The terms Blockchain and Distributed Ledger Technology are often used interchangeably, even by industry experts. This has caused a lot of confusion for many who are trying to understand the differences between the two.
That is why we have created this post and also added a little bit of information showing how this technology can be used in the casino and gaming industry.
To help get us started and put this confusion to bed. Very simply – the Blockchain is just one form of Distributed Ledger Technology. However, the differences, implications, and use cases don’t stop there. So let’s find out more…
Open to All vs Open to Some
One of the biggest selling points of blockchain cryptocurrencies such asBitcoinis that they are not controlled by an individual, company, or government, but by each and every single user. On top of this, anyone is welcome to join, act as a store of data, and verify transactions. Meaning that each user plays a vital role in the governance of the currency.
On the other hand, DLT tends to be used by companies. Meaning that the network is under the control of an organization, and those who manage it. This means that access is often strictly limited to those who are employed or contracted by the company. Unlike the blockchain, users may also be restricted from acting as a store of data or verifying it.
To Block or Not to Block
The way the blockchain works is relatively simple. When a new transaction has been verified it is added to a block where it is given a unique identifiable code (a hash), which is similar to a fingerprint. It is also given the hash of the previous transaction on the block. Approximately every 10 minutes a block is completed, linking the last transaction of the last block with the first of the next block. Creating a chain of blocks that are linked in a sequence.
Because all this data is available to everyone, it is almost impossible to tamper or change the records, making blockchains incredibly secure. However, the trade-offs are that the blockchain is both slow and power-hungry. At present, the average Bitcoin transaction takes around one hour to be completed. In turn, because all the transactions have to be confirmed – often through huge mining warehouses – this process is incredibly power-hungry. Because miners receive a reward of a small amount of the currency, this also makes them quite expensive. These factors make scaling up much more difficult.
Although Distributed Ledger Technology records and distributes data across its selected network it does not require a blockchain to do so. There are a few different ways this can be done, such as with Directed Acyclic Graphs (DAG), which remove the need for blocks, miners, and fees altogether. This removal of the need to verify data makes them incredibly fast and much more power-efficient than the blockchain. This is why, Dagcoin, a cryptocurrency built based on this technology can boast 10 second transaction times. The trade-off with this kind of technology is that you have a centralized structure in terms of who owns and controls the data.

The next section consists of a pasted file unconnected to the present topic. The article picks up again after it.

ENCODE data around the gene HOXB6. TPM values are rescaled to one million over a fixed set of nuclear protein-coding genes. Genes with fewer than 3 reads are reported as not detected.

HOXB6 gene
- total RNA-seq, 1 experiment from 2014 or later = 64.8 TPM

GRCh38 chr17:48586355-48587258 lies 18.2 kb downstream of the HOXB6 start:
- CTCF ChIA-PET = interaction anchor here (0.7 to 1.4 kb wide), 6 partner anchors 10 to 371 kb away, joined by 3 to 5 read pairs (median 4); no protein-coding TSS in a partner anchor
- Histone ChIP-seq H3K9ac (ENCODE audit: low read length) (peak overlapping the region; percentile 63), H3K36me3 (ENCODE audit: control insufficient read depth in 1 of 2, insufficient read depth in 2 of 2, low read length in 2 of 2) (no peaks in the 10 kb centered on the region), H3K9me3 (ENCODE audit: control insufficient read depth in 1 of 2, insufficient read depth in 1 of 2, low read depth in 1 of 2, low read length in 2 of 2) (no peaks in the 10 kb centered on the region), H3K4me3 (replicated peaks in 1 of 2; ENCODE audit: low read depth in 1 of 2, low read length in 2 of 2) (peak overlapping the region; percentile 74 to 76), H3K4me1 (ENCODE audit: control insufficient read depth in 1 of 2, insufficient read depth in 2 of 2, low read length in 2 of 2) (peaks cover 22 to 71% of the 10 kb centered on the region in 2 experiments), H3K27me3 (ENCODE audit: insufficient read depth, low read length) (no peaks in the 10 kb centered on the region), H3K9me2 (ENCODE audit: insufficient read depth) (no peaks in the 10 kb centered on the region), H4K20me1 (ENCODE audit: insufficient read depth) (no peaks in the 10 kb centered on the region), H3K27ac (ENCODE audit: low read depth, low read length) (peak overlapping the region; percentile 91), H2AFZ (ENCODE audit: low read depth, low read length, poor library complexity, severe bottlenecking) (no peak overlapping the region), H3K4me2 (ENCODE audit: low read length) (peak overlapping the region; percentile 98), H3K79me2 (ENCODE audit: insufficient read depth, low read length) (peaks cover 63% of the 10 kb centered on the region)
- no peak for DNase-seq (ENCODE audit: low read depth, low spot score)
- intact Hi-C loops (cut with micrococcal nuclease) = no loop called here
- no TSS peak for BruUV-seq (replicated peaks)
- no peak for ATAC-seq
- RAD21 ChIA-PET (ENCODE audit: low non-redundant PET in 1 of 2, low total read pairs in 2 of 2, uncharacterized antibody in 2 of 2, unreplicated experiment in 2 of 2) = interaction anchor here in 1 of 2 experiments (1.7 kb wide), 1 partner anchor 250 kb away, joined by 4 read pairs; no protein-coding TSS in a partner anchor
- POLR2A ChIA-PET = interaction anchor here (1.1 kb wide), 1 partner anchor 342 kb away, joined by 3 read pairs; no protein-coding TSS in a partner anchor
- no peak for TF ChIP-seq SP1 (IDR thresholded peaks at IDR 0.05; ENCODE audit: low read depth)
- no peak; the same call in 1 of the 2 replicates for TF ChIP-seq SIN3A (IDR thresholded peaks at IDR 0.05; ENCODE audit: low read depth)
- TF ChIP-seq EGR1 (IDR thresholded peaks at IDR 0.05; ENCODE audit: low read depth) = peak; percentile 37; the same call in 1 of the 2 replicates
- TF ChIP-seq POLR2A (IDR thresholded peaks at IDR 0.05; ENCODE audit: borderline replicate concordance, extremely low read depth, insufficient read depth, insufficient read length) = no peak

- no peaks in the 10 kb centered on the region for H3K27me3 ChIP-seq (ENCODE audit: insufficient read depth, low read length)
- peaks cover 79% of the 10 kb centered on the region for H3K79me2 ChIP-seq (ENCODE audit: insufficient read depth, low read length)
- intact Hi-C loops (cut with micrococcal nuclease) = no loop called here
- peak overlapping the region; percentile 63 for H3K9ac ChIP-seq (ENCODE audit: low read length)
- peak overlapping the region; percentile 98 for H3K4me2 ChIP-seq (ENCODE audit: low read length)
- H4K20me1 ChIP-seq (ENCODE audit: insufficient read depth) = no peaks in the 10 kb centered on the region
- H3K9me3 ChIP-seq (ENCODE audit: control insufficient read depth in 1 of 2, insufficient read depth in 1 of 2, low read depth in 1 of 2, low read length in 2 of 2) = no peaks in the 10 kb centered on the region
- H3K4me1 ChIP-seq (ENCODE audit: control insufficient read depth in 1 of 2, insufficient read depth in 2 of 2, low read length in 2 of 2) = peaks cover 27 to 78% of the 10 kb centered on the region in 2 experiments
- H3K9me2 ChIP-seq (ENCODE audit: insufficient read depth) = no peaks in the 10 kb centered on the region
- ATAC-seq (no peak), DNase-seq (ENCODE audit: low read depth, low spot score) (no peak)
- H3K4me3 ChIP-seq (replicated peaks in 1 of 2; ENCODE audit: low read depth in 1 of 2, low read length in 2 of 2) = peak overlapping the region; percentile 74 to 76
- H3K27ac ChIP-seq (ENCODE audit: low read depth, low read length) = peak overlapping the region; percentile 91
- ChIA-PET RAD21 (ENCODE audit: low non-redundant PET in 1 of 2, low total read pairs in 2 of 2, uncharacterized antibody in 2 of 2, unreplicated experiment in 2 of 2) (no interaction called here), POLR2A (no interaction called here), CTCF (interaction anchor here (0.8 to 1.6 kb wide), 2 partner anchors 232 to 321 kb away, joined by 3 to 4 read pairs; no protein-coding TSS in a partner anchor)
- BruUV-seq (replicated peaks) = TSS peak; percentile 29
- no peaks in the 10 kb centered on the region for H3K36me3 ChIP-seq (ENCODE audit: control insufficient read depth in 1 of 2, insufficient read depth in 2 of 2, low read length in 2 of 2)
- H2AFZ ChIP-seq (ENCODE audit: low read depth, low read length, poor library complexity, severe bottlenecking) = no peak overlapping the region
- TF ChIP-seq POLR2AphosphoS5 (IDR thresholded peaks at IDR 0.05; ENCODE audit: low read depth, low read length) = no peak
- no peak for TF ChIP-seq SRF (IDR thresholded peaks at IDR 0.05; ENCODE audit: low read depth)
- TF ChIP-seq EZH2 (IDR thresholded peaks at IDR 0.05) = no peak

Another alternative is Distributed Hash Tables (DHT). These work by creating a chain of data on each computer in the network (known as a hashchain), which is shared and verified later using Distributed Hash Tables. Because there is not the need for each transaction to be shared in sequence it makes this kind of system much more scalable and fast, but also much more open to security breaches. This is why this technology is only used by one cryptocurrency, “Holochain” and has more business use cases.
What Does it Mean for Casinos and iGaming? (DONE)
In our previous post “Will Coinsaga Help Cryptocurrency Go Mainstream in the iGaming Industry?” we spoke about the difference between on-chain and off-chain casinos. The main difference being that although off-chain (not on the blockchain) casinos may accept cryptocurrencies as a payment method, all game data and rules are stored and controlled by the casino and/or game provider.
What on-chain casinos and games offer is a provably fair system. This is because all game data and rules are not stored on a centralized server, but on the computers of each and every player. Meaning that rules cannot be changed, and rewards, points, and items cannot be taken away by a game provider or casino.
Having games on the blockchain doesn’t just provide players with more security it also gives them more opportunities. As with currencies such as Bitcoin, this provides the possibility for in-game mining (known as “playing mining”), where players are given a certain amount of a currency – usually an in-game coin – for the amount of time spent playing. This also allows players to invest in a game and a coin – something not possible in conventional gaming!
Another big benefit is that because players have complete control over their characters, points, and in-game assets. They are able to buy, sell,
and exchange them with other players at any time.
At Coinsaga we are working towards creating a casino with a range of on-chain games to give players the guarantee of always being able to play provably fair games. This is what makes the blockchain the most suitable choice for iGaming.